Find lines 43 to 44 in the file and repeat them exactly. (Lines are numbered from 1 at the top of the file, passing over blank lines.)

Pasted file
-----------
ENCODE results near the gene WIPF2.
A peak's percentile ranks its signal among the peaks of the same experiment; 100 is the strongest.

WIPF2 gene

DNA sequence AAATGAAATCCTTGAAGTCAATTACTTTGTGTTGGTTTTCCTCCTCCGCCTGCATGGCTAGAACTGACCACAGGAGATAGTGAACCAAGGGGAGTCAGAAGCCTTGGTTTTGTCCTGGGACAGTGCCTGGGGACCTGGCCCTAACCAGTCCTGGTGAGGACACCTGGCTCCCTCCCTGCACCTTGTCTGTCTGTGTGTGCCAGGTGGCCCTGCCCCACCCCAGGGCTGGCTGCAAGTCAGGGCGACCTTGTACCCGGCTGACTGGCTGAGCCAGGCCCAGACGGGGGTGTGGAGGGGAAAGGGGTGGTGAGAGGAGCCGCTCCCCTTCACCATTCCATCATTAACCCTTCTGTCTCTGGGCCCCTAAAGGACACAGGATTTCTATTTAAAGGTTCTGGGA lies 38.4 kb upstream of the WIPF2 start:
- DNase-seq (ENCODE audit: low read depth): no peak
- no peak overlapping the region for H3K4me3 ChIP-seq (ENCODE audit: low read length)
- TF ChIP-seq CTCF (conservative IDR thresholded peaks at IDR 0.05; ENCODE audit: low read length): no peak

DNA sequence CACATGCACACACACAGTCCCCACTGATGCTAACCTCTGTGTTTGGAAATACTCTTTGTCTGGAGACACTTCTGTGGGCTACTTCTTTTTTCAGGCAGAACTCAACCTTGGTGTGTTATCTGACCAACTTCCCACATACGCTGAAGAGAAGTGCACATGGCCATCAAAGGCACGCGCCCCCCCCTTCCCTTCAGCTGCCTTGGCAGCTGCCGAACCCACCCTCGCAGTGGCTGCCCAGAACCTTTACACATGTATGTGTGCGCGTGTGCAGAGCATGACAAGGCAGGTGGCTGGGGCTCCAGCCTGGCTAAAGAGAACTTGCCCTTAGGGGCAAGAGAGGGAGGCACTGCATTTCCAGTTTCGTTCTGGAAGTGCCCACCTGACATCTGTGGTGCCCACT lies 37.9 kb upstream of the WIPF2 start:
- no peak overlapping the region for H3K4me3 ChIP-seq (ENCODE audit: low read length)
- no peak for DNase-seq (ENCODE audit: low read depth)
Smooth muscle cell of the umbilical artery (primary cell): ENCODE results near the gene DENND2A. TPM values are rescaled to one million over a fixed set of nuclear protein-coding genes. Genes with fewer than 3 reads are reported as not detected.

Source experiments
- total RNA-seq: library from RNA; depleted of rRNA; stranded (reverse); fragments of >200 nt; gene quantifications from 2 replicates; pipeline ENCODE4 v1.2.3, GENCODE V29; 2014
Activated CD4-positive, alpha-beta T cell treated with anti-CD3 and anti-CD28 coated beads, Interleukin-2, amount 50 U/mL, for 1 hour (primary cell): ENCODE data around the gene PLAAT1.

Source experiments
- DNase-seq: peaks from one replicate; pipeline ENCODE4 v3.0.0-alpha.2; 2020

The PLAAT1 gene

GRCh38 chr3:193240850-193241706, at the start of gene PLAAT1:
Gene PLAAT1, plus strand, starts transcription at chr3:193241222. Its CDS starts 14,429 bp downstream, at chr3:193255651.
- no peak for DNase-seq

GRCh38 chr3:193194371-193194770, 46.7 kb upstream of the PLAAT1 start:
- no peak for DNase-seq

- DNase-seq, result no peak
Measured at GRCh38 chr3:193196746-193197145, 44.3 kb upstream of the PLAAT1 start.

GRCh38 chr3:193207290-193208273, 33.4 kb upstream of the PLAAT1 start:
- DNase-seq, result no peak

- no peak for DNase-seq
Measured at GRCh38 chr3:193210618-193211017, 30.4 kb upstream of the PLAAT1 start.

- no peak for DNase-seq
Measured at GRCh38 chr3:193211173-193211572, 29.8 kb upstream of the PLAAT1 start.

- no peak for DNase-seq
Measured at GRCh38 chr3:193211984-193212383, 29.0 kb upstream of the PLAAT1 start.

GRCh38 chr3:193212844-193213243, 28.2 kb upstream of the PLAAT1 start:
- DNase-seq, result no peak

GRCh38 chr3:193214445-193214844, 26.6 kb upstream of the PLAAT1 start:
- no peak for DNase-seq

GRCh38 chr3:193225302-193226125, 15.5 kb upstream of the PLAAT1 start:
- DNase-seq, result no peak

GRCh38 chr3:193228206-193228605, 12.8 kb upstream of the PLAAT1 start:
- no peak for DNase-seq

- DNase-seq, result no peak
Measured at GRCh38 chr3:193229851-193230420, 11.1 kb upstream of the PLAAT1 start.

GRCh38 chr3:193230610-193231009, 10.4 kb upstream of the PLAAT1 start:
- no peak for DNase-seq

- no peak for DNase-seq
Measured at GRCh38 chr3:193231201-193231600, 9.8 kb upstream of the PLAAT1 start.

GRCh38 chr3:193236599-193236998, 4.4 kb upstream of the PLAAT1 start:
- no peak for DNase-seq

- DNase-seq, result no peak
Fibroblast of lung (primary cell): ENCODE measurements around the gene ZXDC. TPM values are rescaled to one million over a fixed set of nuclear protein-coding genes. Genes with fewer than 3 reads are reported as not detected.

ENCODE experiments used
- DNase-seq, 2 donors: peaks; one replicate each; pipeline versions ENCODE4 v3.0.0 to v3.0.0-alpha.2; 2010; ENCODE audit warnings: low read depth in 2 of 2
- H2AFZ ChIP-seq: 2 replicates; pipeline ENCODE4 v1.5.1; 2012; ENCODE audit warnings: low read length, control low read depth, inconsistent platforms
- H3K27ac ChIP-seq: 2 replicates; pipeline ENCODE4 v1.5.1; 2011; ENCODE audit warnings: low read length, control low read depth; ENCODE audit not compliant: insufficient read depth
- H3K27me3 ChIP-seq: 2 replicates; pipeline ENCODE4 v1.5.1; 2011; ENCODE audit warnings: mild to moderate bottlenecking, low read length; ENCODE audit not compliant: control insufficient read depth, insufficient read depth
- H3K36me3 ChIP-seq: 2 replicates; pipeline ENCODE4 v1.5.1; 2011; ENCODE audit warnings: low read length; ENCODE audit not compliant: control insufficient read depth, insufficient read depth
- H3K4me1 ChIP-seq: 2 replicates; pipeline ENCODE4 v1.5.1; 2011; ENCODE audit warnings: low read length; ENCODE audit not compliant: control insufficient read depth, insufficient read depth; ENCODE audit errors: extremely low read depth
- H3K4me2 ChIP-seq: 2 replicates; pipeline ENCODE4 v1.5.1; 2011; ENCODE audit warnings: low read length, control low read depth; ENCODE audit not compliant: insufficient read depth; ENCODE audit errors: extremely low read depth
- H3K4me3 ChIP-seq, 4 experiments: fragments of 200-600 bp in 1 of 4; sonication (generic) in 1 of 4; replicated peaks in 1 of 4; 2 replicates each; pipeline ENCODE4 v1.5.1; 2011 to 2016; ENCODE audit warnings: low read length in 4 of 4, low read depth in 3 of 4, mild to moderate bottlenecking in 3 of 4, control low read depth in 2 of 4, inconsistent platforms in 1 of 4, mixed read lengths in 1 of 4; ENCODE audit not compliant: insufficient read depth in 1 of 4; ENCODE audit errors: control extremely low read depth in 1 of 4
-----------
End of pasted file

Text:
GRCh38 chr3:193230610-193231009, 10.4 kb upstream of the PLAAT1 start:
- no peak for DNase-seq